A cover-up that spanned four U.S. Presidents pushed the country's first female newspaper publisher and a hard-driving editor to join an unprecedented battle between journalist and government. Inspired by true events.
Gary Hart, former Senator of Colorado, becomes the front-runner for the Democratic presidential nomination in 1987. Hart's intelligence, charisma and idealism makes him popular with young voters, leaving him with a seemingly clear path to the White House. All that comes crashing down when allegations of an extramarital affair surface in the media, forcing the candidate to address a scandal that threatens to derail his campaign and personal life.
The true story of Harvey Milk, the first openly gay man ever elected to public office. In San Francisco in the late 1970s, Harvey Milk becomes an activist for gay rights and inspires others to join him in his fight for equal rights that should be available to all Americans.
The true story of how businessman Oskar Schindler saved over a thousand Jewish lives from the Nazis while they worked as slaves in his factory during World War II.
In the run-up to the 1972 elections, Washington Post reporter Bob Woodward covers what seems to be a minor break-in at the Democratic Party National Headquarters. He is surprised to find top lawyers already on the defense case, and the discovery of names and addresses of Republican fund organizers on the accused further arouses his suspicions. After the editor of the Post runs with the story and assigns Woodward and Carl Bernstein to it, they find the trail leading higher and higher in the Republican Party—and eventually into the White House itself.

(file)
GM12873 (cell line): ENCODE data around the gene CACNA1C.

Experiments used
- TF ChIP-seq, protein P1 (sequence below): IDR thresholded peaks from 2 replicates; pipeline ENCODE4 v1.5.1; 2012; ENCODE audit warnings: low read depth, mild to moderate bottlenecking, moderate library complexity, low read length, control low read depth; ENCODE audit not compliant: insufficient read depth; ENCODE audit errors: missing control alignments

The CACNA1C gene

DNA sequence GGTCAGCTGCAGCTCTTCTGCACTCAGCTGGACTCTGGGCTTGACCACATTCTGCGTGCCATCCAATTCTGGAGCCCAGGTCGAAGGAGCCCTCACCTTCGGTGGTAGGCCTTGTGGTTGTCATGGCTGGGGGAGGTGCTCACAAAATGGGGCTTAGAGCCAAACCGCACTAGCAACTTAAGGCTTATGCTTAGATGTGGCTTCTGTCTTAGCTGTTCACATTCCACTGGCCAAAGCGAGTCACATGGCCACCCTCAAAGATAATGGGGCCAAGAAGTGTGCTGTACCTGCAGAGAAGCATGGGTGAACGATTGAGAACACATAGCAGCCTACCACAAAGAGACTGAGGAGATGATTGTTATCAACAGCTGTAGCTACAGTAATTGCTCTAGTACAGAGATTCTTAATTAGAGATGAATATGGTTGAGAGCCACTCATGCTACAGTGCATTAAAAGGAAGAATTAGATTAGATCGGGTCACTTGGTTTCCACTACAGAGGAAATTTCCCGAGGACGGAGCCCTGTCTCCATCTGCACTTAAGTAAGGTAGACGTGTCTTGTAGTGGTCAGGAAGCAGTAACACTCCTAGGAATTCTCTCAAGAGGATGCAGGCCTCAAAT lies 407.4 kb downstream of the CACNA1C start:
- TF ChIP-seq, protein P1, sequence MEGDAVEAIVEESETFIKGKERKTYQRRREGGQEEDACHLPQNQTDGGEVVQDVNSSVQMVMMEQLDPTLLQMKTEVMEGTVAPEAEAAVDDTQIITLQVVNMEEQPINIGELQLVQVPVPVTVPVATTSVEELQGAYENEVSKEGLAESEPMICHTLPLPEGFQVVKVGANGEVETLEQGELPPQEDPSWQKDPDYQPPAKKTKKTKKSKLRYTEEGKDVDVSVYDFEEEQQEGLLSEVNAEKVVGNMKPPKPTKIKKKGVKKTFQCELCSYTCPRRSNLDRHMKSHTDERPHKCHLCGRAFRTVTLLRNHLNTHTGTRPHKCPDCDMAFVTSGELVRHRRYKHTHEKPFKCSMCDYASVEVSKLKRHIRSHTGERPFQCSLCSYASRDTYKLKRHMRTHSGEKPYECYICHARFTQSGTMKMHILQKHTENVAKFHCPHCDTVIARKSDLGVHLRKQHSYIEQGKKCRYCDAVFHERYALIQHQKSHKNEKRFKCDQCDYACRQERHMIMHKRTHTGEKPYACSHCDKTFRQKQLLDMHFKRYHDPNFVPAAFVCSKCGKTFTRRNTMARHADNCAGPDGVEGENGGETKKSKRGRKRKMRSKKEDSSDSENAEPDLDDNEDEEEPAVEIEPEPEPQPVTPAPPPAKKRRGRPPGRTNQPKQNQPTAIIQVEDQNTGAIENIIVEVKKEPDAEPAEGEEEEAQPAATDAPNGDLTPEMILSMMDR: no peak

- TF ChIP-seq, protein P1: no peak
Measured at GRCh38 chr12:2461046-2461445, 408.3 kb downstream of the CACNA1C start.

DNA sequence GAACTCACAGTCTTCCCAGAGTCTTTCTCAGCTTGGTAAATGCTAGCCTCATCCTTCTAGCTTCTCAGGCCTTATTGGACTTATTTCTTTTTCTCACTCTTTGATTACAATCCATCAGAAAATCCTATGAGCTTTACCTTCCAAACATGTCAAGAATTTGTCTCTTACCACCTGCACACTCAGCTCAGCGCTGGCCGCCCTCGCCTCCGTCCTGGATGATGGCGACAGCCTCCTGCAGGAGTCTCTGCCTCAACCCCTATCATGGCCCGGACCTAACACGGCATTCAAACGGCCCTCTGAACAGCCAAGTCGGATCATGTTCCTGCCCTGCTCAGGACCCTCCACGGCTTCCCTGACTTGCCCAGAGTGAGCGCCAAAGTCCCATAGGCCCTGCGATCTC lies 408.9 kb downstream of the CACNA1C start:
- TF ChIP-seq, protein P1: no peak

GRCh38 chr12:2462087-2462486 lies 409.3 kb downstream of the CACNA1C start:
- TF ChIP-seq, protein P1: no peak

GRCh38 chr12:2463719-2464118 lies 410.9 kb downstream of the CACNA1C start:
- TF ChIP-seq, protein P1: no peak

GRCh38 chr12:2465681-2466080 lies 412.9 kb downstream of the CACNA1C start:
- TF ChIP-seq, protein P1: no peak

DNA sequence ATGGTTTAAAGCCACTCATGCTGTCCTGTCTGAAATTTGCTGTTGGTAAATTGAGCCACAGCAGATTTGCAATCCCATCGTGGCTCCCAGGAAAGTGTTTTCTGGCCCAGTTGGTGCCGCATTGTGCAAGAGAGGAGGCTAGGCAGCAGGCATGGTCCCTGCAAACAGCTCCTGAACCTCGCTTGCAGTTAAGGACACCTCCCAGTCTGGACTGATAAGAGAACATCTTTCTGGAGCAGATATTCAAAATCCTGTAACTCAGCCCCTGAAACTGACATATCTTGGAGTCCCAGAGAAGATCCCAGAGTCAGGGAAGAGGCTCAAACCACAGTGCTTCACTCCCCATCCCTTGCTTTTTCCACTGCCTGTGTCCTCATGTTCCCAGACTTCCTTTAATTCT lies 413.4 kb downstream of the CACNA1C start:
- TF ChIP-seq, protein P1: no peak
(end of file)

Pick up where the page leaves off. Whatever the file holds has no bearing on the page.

A chronicle of the crimes of Ted Bundy, from the perspective of his longtime girlfriend, Elizabeth Kloepfer, who refused to believe the truth about him for years.
Set backstage at three iconic product launches and ending in 1998 with the unveiling of the iMac, Steve Jobs takes us behind the scenes of the digital revolution to paint an intimate portrait of the brilliant man at its epicenter.
On 15 January 2009, the world witnessed the 'Miracle on the Hudson' when Captain 'Sully' Sullenberger glided his disabled plane onto the frigid waters of the Hudson River, saving the lives of all 155 aboard. However, even as Sully was being heralded by the public and the media for his unprecedented feat of aviation skill, an investigation was unfolding that threatened to destroy his reputation and career.